“..the twins would shout in high voices. Not together, but almost”. p.59

“This was the twouble with families. Like invidious doctors, they knew just where it hurt”. p.70

“A lucky leaf that wasn’t lucky enough”. p.73

“It was a little like having to sweep away your footprints without a broom. Or worse, not being allowed to leave footprints at all”. p.74

“Not until he saw what his Untouchable son had touched. More than touched. Entered. Loved”. p.78

“They remembered being pushed around a room once, from Ammu to Baba to Ammu to Baba like billiard balls. Ammu pushing Estha away:’Here, you keep one of them. I can’t afford to look after them both.’ Later, when Estha asked Ammu about that, she hugged him and said he mustn’t imagine things”. p.84

“A pale daymoon hung hugely in the sky and went where they went. As big as the belly of a beer-drinking man”. p.87



Masaan has to be the purest of films I have seen. It has been rightly captioned ‘Celebrate Life, Death and Everything in between’. That’s pretty much how one would say what the film is about. It has been months since I watched the film, and hence attempting to write anything like a review would be unfair. All I can say is that the essence of the film has stayed even now. It lingers in my mind and knocks at me sometimes, specially when I listen to these beautiful songs (Man Kasturi Re & Tu Kisi Rail Si)



Pay close attention to the lyrics. They are painfully touching.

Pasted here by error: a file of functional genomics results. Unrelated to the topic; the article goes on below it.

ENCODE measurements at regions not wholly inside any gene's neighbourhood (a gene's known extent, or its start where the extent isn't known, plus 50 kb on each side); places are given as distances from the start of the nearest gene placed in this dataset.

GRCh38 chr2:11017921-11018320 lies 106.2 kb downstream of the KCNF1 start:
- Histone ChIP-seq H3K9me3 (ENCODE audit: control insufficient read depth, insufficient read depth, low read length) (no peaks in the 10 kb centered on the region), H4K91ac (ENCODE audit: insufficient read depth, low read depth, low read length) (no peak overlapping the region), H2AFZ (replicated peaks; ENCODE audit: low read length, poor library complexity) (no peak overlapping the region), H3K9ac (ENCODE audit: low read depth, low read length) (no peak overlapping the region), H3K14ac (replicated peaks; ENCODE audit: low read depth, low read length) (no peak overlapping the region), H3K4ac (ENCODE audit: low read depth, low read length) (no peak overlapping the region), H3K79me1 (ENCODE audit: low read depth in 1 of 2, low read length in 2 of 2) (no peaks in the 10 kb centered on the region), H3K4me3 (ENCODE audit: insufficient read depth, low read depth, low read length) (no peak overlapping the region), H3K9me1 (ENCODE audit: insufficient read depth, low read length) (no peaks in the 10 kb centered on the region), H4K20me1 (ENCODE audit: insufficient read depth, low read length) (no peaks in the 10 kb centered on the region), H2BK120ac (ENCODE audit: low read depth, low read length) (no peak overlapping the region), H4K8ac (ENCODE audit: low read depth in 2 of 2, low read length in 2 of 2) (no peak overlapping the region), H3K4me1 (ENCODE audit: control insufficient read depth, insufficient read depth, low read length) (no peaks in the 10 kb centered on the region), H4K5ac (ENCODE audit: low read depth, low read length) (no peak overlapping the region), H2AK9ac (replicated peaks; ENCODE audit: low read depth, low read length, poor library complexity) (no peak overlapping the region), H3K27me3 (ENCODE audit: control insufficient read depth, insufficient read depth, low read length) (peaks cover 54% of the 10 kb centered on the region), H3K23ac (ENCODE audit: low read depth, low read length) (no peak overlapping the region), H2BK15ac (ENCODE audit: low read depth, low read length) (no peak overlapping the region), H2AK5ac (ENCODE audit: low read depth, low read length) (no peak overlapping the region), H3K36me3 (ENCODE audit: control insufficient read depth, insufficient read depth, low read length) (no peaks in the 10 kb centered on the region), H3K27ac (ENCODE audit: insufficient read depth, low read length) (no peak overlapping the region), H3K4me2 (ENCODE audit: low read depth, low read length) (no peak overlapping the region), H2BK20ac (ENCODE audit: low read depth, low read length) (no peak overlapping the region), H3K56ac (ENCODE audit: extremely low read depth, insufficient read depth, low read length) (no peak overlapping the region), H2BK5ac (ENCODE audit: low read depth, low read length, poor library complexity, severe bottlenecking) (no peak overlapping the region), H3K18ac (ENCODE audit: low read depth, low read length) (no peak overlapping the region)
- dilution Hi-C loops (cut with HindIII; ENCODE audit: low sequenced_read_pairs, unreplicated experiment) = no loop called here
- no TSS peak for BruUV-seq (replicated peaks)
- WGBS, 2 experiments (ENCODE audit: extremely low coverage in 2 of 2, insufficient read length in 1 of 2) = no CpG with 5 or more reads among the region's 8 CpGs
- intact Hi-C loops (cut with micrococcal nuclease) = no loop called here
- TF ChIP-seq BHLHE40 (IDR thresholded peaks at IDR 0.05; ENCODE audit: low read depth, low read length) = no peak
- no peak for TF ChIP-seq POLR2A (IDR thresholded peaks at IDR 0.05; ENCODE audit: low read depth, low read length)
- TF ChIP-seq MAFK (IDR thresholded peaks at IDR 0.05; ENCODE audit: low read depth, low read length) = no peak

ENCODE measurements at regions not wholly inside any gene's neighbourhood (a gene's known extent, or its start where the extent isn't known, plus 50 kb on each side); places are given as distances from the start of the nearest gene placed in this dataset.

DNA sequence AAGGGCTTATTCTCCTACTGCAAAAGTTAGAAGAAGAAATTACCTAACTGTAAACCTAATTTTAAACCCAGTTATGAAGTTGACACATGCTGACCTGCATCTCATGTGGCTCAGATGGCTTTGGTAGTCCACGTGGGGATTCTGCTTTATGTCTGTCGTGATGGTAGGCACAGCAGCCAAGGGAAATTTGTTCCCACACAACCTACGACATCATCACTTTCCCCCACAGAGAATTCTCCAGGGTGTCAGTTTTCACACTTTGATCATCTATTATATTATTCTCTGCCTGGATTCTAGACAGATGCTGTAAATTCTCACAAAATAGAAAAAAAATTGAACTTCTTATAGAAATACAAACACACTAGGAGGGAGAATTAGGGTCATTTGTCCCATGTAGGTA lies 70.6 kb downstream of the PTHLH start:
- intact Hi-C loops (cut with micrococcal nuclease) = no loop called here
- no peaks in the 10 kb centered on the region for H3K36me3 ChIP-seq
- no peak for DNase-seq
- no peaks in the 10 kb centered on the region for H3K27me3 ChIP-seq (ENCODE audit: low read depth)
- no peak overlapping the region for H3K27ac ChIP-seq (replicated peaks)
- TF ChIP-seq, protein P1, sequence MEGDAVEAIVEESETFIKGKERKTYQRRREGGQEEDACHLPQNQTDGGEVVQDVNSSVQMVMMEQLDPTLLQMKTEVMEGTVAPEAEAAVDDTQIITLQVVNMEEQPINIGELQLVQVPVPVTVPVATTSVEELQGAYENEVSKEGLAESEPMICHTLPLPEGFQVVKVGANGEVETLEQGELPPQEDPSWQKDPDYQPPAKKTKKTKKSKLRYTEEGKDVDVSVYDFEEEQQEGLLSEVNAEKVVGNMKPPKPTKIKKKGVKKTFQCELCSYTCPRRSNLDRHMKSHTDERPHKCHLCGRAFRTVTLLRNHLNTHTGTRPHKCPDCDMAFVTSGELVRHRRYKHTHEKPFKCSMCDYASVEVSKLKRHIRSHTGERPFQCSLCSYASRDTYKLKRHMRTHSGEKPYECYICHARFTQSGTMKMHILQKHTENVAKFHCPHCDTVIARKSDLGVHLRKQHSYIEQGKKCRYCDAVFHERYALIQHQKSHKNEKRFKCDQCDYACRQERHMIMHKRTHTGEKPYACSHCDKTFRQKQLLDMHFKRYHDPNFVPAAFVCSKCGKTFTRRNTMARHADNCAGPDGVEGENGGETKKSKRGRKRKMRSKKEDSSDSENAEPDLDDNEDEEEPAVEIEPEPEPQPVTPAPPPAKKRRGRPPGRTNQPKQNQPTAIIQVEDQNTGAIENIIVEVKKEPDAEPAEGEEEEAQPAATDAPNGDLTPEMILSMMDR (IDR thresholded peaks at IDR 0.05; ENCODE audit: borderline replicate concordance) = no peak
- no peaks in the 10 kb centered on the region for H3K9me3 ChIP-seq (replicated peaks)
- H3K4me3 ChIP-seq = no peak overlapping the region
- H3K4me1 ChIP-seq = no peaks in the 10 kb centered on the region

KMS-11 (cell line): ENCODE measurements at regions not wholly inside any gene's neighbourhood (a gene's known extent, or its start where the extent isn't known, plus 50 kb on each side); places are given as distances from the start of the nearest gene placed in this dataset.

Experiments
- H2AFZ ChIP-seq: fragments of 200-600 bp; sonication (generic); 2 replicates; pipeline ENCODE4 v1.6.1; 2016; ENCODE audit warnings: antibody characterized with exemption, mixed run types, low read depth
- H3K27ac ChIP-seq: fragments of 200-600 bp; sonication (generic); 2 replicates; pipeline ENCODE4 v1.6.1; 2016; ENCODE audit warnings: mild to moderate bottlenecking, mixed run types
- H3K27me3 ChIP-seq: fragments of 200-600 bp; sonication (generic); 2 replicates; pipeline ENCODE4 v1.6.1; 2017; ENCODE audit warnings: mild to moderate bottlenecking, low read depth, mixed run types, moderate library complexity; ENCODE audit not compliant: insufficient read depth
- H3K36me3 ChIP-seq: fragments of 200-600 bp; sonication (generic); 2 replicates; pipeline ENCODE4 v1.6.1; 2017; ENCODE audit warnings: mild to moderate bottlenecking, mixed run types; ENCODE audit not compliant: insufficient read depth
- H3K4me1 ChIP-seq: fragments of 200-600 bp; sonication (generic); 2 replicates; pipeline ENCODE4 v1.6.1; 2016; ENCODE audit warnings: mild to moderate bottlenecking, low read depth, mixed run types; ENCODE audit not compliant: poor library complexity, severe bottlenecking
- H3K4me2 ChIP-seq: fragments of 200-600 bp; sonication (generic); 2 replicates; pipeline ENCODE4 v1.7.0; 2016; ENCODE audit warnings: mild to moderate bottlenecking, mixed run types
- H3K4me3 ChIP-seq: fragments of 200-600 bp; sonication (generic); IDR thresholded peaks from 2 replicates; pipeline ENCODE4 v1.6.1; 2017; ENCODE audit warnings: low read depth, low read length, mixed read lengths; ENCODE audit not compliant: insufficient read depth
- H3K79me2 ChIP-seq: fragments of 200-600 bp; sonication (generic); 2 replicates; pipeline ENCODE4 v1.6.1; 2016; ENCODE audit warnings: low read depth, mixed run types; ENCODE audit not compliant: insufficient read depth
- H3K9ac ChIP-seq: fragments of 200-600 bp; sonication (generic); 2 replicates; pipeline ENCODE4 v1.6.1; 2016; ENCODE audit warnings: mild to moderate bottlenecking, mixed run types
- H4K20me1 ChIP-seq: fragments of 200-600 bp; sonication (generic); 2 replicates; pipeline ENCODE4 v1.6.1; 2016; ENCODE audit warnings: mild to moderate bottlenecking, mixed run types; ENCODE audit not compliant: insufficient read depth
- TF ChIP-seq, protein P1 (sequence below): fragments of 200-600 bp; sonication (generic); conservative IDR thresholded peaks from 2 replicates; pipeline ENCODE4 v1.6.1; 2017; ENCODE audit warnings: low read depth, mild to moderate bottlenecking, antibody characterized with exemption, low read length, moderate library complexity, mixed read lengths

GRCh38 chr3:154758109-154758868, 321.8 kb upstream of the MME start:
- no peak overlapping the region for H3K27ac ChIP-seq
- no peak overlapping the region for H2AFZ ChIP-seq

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Inequality For All

Quotes from the lecture by P.Sainath on 21st Sept’15 at Ashoka University:

“The wars are already there. We just don’t want to see them.”

“We look at poverty as a disease. It’s not. In fact my preferred word is ‘deprivation’. Because there is an active agent depriving you of something.”

“There is nothing more cheerful than the Forbes billionaire page.” (sarcasm alert)

“Every five years Russia sends all its billionaires to prison, we send ours to the Parliament”.

On water being diverted for commercial purposes (Villas with swimming pools):

“I love their captions. ‘Luxury homes with an attached forest reserve’. In Maharashtra, even the tiger doesn’t have an attached forest reserve.”

“You didn’t know it was this bad because you didn’t want to know. You wanted to believe the stuff about double digit growth rate. If you still want to believe that, go ahead.”

“Inequality is not an accident. It comes from a philosophy which believes inequality is good. An economist once told me “A little inequality is a good thing, it raises competition.” I asked him, can you be a little bit pregnant? You started a process which is going to mature.”

“If there is any socialism in India, it’s in your constitution.”

“In India, governments will set up any number of commissions on the same subject until one of the commissions gives them the report they want”

“There’s an African saying which goes ‘If lions were historians, the tales of the jungles would not always favor the hunter’..”

“You have this input and output (supply and demand), but an economist cannot see that between an input and output of agriculture, there is something called “soil”. We have killed that soil.”

“I love this trickle down theory. It argues essentially that all the food in this room should be on my table and because my table can’t hold so much food, something’s going to fall off and you get to eat crumbs.”

“Another is the slice of the cake theory. But maybe people don’t want a slice. Maybe they want to own the bakery!”

“Self-righteousness is a pain in the ass”

“What gives you strength is the collective.”

Even putting this all together and remembering those two hours from that day makes me hopeful. About what? I’m not so sure. But it does.